Securities dispute resolution: Enforcing awards

When investors are granted awards in FINRA arbitration, they must be paid within thirty days unless the opposing party files a motion to vacate the award in a court.  Because FINRA has authority to suspend brokerage firms or licensed brokers that do not pay arbitration awards, most investors receive their payment of awards.  Investors, however, carry a risk of not receiving awards when their opposing parties declare bankruptcy or decide to leave the securities industry.    

In the event of noncompliance with arbitration awards, investors may also seek to enforce their awards through the courts.  Title 9 of the United States Code (9 U.S.C.) on the Federal Arbitration Act provides for the enforcement of arbitration awards.  The prevailing party may sue for enforcement of the award within a year of the rendering of the arbitration award.  (See 9 U.S.C. §9.)  The losing party may request a court to vacate the arbitration award within thirty days.  The court shall confirm the award unless it finds one of the grounds for refusal or deferral of recognition or enforcement of the award specified in §10 of the Federal Arbitration Act.  These grounds are exclusive according to a Supreme Court decision in Hall Street Associates v. Mattel (2008).

Grounds for vacating an award are stated in 9 U.S.C. §10 as the following:

  1. the award was procured by corruption, fraud, or undue means;  
  2. there was evident partiality or corruption in the arbitrators, or either of them;  
  3. the arbitrators were guilty of misconduct in refusing to postpone the hearing, upon sufficient cause shown, or in refusing to hear evidence pertinent and material to the controversy; or of any other misbehavior by which the rights of any party have been prejudiced; or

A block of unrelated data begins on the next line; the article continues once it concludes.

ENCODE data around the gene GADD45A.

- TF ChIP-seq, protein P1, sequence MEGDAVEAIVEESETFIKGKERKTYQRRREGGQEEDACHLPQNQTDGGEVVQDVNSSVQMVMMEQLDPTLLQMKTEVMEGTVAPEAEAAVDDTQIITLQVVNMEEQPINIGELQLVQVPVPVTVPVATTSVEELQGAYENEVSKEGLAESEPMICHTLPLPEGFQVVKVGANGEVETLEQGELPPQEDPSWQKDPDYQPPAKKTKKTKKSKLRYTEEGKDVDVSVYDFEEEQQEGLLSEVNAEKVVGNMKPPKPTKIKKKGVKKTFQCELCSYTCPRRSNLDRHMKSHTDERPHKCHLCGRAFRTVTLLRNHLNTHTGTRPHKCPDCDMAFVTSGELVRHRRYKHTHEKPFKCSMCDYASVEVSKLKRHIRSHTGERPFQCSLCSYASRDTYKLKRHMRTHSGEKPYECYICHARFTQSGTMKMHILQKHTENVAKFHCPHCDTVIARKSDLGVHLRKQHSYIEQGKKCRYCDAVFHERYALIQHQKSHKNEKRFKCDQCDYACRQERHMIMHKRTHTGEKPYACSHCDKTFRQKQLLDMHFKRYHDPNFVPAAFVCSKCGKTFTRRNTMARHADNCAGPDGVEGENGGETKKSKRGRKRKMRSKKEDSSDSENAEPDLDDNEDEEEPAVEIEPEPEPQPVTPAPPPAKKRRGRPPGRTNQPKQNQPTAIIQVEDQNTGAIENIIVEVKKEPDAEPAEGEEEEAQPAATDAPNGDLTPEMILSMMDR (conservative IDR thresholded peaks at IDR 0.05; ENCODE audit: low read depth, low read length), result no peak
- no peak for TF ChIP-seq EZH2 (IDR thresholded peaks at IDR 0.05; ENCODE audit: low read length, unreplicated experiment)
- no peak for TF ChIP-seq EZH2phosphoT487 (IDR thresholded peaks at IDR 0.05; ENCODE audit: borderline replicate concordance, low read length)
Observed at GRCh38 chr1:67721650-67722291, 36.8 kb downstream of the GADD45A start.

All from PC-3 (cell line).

4. the arbitrators exceeded their powers, or so imperfectly executed them that a mutual, final, and definite award upon the subject matter submitted was not made.

Thus, a court will only vacate an award where there has been corruption, unfairness, or the arbitrators have exceeded their powers.  These grounds are extremely difficult to prove as evidence tends to be highly circumstantial.  As a result, courts rarely vacate an award.

The time limitations provided for vacating, modifying, or correcting an award are more limiting than the time limitations for enforcing the award.  While a party seeking enforcement can file a suit within a year of the rendering of the award, a party seeking to vacate an award has three months to file.  After the three month period has passed, the party has waived his or her right to seek vacation of the award.  (See 9 U.S.C. §12.)

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